As a young woman, Araminta is married to a local free man, a partnership entered into on the understanding, given by an ancestor of the present plantation owner, that she and her family would be given their freedom. That understanding is angrily rejected by the master, provoking a confrontation between Araminta and the master’s cruel and capricious son (Joe Alwyn), who is broodingly obsessed by her, as she was the slave who nursed him as a child. When she runs away, he makes it his personal business to take her back alive. But it is her father (a lovely, nuanced performance from Clarke Peters) who alerts her to the railroad and the path to freedom. Her final escape and her fate create her mythical lustre, but also an awful new twist of loneliness and betrayal in her home life.

This film may not reach the height of inspiration in every frame, but it could be that Lemmons is not interested in fetishising and aestheticising every dire circumstance, wishing instead to drive forward the story in an approachable, conventional way. She certainly offers a springboard for a tremendously charismatic and muscular performance from Erivo, who may well be in the frame for awards. Hollywood is still notably reticent about the slavery era, despite the success of Steve McQueen’s 12 Years a Slave, and Lemmons’ achievement is to tell a story that does not accept slavery as a tragic and immutable fact, and to dramatise the people who took action against it.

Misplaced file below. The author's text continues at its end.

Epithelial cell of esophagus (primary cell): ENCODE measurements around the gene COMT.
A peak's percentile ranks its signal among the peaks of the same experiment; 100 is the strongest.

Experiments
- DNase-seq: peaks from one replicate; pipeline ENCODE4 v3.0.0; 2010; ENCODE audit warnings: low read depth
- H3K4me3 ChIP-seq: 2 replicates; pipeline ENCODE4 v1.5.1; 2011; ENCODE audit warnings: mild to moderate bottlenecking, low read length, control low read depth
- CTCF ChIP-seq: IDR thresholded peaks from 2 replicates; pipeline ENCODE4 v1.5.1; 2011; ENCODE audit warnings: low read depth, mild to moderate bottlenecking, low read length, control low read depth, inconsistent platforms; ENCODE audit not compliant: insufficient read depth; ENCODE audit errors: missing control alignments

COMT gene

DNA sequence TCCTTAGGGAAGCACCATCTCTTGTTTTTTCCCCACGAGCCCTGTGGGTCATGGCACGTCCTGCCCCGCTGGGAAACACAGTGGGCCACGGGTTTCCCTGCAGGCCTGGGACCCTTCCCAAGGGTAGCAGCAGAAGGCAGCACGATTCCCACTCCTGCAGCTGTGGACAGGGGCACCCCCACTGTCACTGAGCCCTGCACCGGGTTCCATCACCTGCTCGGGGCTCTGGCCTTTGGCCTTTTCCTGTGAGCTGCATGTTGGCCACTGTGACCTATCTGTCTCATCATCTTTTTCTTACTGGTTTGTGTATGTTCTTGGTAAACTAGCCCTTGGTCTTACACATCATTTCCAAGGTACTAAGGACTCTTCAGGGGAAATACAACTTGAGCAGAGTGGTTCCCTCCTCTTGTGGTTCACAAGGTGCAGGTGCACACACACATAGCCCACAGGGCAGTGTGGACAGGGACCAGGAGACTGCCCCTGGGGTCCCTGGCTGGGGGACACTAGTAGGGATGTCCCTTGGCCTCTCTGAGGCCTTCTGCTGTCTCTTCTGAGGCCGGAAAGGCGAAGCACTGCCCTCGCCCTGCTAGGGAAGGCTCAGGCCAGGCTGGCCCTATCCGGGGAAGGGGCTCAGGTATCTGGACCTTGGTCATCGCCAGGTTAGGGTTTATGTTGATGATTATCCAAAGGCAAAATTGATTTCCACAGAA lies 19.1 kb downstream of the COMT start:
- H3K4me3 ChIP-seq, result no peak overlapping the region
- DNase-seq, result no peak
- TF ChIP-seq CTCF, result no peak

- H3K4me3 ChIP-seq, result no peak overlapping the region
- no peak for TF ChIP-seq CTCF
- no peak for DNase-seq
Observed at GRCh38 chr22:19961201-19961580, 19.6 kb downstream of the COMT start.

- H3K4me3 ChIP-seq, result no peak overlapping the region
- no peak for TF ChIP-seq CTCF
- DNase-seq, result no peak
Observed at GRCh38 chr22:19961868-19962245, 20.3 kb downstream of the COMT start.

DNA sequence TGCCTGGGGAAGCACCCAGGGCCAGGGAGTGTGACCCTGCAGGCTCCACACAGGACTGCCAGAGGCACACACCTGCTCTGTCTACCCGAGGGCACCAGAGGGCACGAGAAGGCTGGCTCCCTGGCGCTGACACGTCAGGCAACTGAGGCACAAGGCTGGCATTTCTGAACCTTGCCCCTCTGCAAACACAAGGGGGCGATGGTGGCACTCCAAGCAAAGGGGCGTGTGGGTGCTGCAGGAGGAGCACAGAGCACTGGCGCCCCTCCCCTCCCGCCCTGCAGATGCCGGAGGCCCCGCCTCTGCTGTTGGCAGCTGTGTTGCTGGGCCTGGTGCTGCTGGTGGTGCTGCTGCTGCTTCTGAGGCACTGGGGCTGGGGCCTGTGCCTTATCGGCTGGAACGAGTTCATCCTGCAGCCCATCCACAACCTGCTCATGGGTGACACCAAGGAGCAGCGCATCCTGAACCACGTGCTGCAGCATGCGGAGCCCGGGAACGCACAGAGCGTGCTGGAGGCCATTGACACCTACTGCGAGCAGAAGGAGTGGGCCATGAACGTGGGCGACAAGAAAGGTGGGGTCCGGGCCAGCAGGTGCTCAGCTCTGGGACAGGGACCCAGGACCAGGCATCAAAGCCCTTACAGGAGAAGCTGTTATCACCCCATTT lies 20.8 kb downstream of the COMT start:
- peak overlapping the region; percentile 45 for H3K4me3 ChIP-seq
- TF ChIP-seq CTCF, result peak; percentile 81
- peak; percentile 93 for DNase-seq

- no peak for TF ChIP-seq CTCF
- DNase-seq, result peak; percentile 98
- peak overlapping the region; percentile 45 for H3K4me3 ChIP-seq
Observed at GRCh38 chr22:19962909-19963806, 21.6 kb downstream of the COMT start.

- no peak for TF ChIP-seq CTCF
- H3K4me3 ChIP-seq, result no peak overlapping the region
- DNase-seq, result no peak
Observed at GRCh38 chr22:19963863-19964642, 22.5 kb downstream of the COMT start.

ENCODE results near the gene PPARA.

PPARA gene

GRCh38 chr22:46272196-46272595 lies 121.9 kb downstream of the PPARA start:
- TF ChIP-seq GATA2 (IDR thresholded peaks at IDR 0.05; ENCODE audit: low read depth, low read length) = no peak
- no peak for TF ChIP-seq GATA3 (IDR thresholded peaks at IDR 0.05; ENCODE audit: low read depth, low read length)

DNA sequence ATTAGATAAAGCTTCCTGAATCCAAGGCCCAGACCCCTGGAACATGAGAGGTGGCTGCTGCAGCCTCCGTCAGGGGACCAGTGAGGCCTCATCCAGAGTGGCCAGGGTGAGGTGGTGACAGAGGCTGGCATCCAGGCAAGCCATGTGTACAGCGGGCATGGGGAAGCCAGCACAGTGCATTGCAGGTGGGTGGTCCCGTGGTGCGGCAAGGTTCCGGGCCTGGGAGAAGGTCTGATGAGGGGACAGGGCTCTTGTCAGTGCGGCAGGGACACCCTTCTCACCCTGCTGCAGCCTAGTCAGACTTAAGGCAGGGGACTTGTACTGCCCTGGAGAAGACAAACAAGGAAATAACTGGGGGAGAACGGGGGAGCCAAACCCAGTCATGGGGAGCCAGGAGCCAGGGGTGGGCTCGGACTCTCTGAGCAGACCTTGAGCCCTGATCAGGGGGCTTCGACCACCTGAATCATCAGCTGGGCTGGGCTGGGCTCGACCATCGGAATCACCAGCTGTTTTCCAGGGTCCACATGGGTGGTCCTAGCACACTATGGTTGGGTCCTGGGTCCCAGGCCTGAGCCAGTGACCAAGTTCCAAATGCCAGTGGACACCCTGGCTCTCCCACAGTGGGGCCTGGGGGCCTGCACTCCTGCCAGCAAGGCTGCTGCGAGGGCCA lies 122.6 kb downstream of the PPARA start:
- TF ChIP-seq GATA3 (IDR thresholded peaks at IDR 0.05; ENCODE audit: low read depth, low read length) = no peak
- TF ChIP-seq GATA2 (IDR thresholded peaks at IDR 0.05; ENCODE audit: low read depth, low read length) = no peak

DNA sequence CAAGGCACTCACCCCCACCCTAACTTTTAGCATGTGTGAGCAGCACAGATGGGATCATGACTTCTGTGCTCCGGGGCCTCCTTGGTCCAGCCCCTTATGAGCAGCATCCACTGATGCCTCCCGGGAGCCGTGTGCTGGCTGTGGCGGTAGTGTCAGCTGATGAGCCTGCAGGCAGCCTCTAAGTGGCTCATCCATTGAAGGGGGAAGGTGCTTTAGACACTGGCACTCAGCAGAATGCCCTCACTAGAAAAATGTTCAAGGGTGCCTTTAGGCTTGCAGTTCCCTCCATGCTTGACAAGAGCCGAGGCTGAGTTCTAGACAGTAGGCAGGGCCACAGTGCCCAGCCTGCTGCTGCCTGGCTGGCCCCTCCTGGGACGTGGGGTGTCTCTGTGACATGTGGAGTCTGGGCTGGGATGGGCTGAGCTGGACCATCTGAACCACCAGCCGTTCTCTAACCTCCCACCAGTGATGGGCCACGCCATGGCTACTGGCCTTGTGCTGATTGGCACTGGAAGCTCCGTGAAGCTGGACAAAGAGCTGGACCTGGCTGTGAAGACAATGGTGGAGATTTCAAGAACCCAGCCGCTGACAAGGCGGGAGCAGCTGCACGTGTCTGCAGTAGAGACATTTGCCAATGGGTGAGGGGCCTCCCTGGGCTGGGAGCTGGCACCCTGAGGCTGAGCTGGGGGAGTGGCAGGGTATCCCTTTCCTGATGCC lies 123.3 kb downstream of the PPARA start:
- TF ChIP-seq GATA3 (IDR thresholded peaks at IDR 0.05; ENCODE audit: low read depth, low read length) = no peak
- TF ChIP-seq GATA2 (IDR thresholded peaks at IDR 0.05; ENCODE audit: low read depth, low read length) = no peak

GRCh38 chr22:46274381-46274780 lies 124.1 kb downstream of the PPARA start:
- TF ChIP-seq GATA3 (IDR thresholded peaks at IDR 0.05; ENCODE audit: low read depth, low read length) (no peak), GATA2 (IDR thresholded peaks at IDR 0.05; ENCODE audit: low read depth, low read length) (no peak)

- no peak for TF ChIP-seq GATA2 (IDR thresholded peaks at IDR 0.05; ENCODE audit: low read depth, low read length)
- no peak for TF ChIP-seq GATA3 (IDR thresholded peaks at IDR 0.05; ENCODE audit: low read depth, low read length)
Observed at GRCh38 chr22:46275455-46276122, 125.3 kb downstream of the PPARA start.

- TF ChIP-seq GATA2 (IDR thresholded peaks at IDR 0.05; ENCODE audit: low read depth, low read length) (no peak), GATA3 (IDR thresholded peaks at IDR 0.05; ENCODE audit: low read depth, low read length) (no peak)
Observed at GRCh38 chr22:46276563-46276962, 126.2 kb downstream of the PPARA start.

Peter Bradshaw in Toronto

The GuardianTramp

Related Content

Article image
Ford v Ferrari review – motor-racing drama gets stuck in first gear
Matt Damon and Christian Bale star in a handsome-looking but dull account of the rivalry between the US and Italian car-makers

Peter Bradshaw in Toronto

10, Sep, 2019 @10:01 AM

Article image
Hustlers review – J-Lo's stealing strippers saga is a vicarious thrill
The multi-hyphenate star delivers a standout turn in a snappy, fact-based caper about strippers scamming Wall Street bankers

Benjamin Lee in Toronto

08, Sep, 2019 @3:43 AM

Article image
Ordinary Love review – Liam Neeson and Lesley Manville in potent weepie